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Cats Eating Disorders

Updated on May 8, 2021
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hglick has been rescuing and placing stray cats for over 20 years and has personally fostered more than 10 rescues .

Cats eating disorders are usually the result of the absence of outlets for excess energy. These outlets include hunting, bringing home prey, eating grass, and engaging in play fighting. When they are not available a cat may seek relief in activities that are not high on his owner's approval list.

Compulsory self-grooming is an energy displacement activity that frequently affects cats that are hospitalized, boarded at a cattery, or deprived of their freedom and subjected to long periods of boredom. The tell-tale signs are excessive licking, especially at the groin. Hair is lost producing bald spots and skin irritation is mild.

Another energy release phenomenon that doesn't fall under the "cats eating disorders" category is the urge to eat grass. When not available they turn to houseplants, some of which may be poisonous. You, as the owner, should be very careful in providing a safe environment for your curious companion to play. Eating grass might produce a gastric upset, but is not a dangerous activity. You can attempt to satisfy his needs by growing grass in a flower pot to substitute for the plants. As a last resort give up the plants.

Many cats bring home prey to fulfill a primitive instinctual urge, or to exhibit their prowess. They do not always relate killing with the need to eat and are apt to deposit a variety of dead or near-dead things at your backdoor. If you attach a bell to your cat's collar it might provide a warning to the innocent creature he is about to pounce upon, but it doesn't always work. Some cats are agile and develop their hunting skills in an extremely stealthy manner without ringing the bell.

Cats food preferences are usually developed in the first six months, but there are several eating disorder behavior patterns that can be very worrisome.

Anorexia Nervosa is a condition (similar to the human eating disorder) in which the cat refuses to eat., loses weight, and begins to starve himself. Deep-seated insecurity or nervous stress is usually at the root of this problem. Always remember that loss of appetite is a primary sign of many feline illnesses, and a family veterinarian should be consulted. Initially, you can attempt to entice your cat with treats. If the problem persists, tranquilizers will reduce tension and are frequently indicated in the treatment of this disorder.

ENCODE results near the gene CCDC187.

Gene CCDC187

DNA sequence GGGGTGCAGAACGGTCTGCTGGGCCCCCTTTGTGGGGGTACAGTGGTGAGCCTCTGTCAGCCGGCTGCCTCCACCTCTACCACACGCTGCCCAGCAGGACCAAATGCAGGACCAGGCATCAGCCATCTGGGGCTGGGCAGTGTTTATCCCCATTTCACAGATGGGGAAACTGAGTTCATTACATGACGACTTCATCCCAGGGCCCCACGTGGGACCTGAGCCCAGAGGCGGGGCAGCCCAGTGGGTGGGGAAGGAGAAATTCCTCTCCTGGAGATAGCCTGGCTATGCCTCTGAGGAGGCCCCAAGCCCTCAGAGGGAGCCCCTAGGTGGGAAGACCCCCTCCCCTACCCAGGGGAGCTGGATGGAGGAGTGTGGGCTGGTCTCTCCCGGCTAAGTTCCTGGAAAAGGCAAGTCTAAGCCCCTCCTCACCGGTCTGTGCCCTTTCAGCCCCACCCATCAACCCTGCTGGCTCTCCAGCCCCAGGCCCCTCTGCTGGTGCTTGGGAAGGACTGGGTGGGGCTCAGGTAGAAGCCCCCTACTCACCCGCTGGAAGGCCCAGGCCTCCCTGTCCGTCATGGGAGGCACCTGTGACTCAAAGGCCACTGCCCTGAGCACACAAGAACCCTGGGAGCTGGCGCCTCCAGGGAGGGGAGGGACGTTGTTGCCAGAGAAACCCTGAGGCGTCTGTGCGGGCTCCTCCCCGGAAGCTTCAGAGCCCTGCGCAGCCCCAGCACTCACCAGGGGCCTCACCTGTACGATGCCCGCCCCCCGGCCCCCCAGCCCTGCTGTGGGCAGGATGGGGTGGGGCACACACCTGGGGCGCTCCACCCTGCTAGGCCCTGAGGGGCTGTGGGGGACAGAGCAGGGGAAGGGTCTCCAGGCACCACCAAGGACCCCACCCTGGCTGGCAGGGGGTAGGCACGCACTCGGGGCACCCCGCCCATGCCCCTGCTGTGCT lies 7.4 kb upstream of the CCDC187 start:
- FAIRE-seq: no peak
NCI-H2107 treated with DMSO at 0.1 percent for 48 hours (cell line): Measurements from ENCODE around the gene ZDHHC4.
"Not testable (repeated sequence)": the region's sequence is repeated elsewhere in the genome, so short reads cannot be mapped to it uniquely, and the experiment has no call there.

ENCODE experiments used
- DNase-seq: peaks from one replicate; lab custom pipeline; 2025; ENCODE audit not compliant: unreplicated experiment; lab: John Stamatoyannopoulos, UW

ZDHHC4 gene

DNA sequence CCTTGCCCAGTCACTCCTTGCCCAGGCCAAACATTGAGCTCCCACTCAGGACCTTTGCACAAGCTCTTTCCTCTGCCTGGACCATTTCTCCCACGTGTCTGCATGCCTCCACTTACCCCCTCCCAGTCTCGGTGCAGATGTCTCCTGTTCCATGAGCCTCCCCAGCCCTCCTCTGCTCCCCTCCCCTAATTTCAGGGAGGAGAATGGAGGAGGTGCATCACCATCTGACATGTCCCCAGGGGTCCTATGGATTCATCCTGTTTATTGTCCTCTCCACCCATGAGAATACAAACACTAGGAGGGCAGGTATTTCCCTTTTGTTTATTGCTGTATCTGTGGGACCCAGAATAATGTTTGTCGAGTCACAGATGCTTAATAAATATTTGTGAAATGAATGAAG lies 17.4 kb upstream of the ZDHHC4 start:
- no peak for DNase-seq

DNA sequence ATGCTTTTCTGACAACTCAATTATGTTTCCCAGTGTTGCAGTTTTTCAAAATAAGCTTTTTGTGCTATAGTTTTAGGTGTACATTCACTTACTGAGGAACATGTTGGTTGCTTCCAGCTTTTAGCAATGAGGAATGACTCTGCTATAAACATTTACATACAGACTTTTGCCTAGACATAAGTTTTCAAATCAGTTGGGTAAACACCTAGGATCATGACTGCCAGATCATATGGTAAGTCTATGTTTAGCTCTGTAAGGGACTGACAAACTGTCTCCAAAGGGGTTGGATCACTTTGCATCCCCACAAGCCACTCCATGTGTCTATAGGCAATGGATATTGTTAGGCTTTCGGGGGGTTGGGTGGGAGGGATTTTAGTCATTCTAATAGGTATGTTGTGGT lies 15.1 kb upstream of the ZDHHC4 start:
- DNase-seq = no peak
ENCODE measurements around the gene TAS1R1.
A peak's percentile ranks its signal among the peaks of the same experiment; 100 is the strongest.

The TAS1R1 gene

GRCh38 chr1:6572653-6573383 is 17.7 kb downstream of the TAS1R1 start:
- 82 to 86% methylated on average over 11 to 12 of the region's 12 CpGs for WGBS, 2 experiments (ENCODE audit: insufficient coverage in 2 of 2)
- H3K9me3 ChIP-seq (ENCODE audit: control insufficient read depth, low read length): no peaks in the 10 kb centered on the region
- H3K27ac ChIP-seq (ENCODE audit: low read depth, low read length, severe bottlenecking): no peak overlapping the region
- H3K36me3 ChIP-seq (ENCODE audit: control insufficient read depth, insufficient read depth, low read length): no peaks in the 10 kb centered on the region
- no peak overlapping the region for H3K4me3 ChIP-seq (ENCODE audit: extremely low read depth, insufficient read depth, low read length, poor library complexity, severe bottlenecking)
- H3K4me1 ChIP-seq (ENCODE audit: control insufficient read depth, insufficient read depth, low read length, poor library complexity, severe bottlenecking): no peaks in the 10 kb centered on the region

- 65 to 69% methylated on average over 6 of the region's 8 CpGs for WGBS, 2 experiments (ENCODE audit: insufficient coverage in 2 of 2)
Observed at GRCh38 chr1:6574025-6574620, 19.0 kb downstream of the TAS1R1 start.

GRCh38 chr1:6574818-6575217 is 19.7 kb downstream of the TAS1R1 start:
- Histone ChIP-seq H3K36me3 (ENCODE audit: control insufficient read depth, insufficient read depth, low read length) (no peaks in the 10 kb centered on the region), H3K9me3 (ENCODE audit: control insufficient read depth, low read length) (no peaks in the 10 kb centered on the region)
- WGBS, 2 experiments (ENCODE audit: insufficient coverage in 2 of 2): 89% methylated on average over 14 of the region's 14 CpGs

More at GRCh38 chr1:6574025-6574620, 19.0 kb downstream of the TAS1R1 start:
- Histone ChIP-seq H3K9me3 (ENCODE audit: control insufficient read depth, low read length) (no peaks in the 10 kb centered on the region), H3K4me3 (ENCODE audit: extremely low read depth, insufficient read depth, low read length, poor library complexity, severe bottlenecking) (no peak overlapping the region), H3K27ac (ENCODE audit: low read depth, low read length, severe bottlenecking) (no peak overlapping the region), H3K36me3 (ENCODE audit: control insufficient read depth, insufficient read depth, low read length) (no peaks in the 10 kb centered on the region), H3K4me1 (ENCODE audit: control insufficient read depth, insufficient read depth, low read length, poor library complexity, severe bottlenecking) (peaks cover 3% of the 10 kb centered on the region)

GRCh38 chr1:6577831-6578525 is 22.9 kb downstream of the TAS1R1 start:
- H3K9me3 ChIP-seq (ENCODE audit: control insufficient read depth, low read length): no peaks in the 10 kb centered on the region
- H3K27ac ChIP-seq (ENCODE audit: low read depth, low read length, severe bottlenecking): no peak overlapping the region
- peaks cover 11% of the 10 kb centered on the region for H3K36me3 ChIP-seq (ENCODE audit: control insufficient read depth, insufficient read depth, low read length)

Obesity can be a major problem. It is common for owners to contribute to this problem by offering cats gourmet foods and tasty treats after meals. Some cases are due to lack of exercise. Others to boredom or feeding cats together, which encourages competition. Avoid a sudden drastic reduction in calories. This can produce hunger stress and lead to aggressive behavior. Obesity can be prevented by good feeding practices and by adequate exercise.

Cats eating disorders can also be exhibited in abnormal sucking behavior. Many animal behaviorists suggest that a kitten's habit of sucking on fabrics, people's clothes, and even himself, can be traced to an unsatisfied nursing drive produced by insufficient nursing while in the nest. This habit can often be stopped early by catching the kitten in the act and rapping him on the nose with your finger or applying some foul-tasting material to the fabric, like hot sauce or tobacco juice. Allow the kitten to smell it, then put it in his mouth. You can also aim a spray can at the cat so he can smell it and retreat at the sound of the hiss. Always remember to aim away from the eyes.

References: The Cat Owner's Home Veterinary Handbook by Delbert G. Carlson, D.V.M and James M. Giffin, M.D. - First Edition

Cats Eat People Food Too


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